River. Rated E. 75 minutes, 5 stars
Back in my arthouse cinema days, when you wanted to pay the staff on a quiet week, a sure-fire Friday late-night cinema filler was always Powaqqatsi and its cinematic sister Koyaanisqatsi, that combined Godfrey Regio's vision, Ron Fricke's cinematography and the music of Phillip Glass.
The films had a lot to say about the world and the people who live in it, but also for those patrons who came in absolutely reeking of the wacky tobaccy, it was visual bulimia of the best kind.
I would not only put former Canberra girl Jen Peedom's River in the same category as those two films, I'd honour her by saying her film is as good, as worthy of adoration and cult status.
River is a meandering film that makes its way narratively down a number of streams, taking us from top of the catchment to bottom of the catchment, from mountain to ocean, from urban environment to the pollution and destruction downstream.
It is natural history, it is social commentary and it is poetry.
That sounds like a lot, and it sounds like it could be pretentious as all get-out, but the recipe comes together just perfectly.
As the film opens, some black and white behind-the-scenes camerawork shows performers from the Australian Chamber Orchestra setting up chairs and sound-testing their equipment, and for the rest of the film, that group play to the visuals. The music is present throughout and while I'm keen to know whether the visuals came first and the score was married to it, or the score existed for the editor to cut to, I don't want to read too much about the filmmakers' process. I just really enjoyed the experience.
The ACO's director, Richard Tognetti, is responsible for the score, working alongside Piers Burbrook de Vere and Indigenous musician William Barton, and the inclusion of voice, Barton's voice, as an instrument adds a timbral resonance. They marry original work and arrangements of Bach, Vivaldi and a handful of the old favourites, as well as the occasional Radiohead number.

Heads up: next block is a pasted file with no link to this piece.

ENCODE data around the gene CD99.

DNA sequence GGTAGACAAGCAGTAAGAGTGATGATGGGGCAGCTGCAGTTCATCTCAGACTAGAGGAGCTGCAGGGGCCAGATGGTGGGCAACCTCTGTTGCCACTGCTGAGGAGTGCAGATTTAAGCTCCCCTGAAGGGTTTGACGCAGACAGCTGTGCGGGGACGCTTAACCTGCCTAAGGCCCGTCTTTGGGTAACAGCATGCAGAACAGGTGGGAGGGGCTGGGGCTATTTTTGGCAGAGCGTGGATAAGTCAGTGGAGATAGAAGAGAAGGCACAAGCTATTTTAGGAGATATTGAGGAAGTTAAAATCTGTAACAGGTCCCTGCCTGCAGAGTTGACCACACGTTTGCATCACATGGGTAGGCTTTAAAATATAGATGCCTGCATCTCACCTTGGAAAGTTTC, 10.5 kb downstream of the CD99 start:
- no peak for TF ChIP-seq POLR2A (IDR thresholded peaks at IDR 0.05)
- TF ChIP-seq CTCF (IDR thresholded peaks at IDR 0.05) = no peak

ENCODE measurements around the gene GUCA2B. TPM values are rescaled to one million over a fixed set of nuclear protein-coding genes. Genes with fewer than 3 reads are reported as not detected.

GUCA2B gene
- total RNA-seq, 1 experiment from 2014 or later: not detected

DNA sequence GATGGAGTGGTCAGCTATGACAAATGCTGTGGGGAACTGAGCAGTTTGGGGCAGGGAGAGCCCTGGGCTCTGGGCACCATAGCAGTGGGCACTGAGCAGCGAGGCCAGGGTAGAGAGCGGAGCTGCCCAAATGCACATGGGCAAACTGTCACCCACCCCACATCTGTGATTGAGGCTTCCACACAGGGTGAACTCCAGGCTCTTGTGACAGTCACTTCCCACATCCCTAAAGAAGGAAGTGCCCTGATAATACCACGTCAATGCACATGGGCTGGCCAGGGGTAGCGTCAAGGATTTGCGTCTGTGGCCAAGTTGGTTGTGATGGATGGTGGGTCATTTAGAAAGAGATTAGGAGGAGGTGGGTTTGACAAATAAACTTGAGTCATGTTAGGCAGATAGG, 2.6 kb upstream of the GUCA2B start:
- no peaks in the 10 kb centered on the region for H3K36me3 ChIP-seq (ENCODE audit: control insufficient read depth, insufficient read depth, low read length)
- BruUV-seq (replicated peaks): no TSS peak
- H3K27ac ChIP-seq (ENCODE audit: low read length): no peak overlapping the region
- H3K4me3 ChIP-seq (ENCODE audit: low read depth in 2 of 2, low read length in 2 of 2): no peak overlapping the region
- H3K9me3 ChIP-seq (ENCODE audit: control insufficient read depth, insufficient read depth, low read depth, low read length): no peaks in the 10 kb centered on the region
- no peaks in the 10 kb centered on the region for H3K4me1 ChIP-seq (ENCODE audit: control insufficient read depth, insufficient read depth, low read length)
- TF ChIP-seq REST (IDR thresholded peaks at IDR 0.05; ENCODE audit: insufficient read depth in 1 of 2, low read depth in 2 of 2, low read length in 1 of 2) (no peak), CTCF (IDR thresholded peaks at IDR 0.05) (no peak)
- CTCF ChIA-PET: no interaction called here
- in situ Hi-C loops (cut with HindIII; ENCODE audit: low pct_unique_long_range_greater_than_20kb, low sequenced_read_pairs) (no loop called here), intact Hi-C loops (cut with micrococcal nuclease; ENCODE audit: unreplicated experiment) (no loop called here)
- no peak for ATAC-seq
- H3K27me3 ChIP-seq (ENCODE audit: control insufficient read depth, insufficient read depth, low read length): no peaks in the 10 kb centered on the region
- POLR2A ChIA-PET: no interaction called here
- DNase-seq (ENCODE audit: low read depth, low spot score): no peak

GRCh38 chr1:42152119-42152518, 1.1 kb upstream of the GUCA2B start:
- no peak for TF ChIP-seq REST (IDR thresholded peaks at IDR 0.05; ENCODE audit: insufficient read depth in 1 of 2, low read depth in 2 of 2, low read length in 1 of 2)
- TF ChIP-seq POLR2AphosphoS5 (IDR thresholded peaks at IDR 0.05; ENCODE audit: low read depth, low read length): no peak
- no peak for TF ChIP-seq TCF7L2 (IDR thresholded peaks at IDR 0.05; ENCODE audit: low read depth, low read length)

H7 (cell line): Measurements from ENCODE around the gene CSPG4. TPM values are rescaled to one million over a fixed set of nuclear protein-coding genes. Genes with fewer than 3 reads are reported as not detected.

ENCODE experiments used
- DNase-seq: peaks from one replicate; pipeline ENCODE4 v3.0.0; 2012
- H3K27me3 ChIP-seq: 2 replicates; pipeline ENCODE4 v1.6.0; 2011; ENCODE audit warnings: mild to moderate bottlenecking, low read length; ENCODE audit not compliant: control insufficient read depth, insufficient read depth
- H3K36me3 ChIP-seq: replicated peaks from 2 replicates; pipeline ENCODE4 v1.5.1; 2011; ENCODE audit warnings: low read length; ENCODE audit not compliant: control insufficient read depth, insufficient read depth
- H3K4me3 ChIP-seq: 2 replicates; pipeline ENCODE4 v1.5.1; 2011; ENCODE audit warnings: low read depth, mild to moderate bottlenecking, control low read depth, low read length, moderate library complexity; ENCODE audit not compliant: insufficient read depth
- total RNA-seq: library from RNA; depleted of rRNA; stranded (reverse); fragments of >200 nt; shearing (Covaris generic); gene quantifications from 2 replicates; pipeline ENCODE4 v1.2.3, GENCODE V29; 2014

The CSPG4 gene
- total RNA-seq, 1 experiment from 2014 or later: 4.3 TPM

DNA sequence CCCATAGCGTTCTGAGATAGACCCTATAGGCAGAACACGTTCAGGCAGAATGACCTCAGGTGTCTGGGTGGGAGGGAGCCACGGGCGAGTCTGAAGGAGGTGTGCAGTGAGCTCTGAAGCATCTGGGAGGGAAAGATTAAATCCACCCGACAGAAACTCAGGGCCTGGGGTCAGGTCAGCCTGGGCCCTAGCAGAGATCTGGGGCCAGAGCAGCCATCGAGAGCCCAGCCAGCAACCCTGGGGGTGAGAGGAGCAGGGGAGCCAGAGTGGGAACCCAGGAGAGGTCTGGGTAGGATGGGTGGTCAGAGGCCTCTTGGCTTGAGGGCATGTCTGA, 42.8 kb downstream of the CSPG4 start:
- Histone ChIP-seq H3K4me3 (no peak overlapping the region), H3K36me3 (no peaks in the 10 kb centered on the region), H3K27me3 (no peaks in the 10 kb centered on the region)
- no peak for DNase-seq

Overlaying the music is the narration by actor Willem Dafoe, sometimes spoken-word performance, sometimes good science communication. Dafoe is reading words written by Peedom, Robert Macfarlane and Joseph Nizeti, who also shared co-director credit with Peedom.
The visuals are harvested from a passel of cinematographers who were all stuck at home during COVID and more than willing to share their footage catalogues as they were to head out to catch new footage for the film.
One scene early in the film shoots a glacial river from above and the camera follows it kilometres downstream, down a seemingly endless mountainside to an idyllic Alpine valley and it was an exhilarating piece of camerawork.
There is beauty in the camerawork, and there is ugliness too. Man doesn't come out too well in this film, and nor does he deserve to. There's a clever marrying of our damming of water systems with satellite imagery of growing urban landscapes that mainly show the water in those landscapes completely disappearing. But there is hope too, with the film's later scenes concerning the decommissioning of a handful of dams and the effect on their landscapes as trapped rivers flow free once again.
River is the second film in a proposed trilogy by Peedom and her producing partner Jo-anne McGowan after 2017's Mountain.
River also happens to be the name of my new Doberman puppy, and she is as beautiful and destructive as anything Peedom has captured on film.
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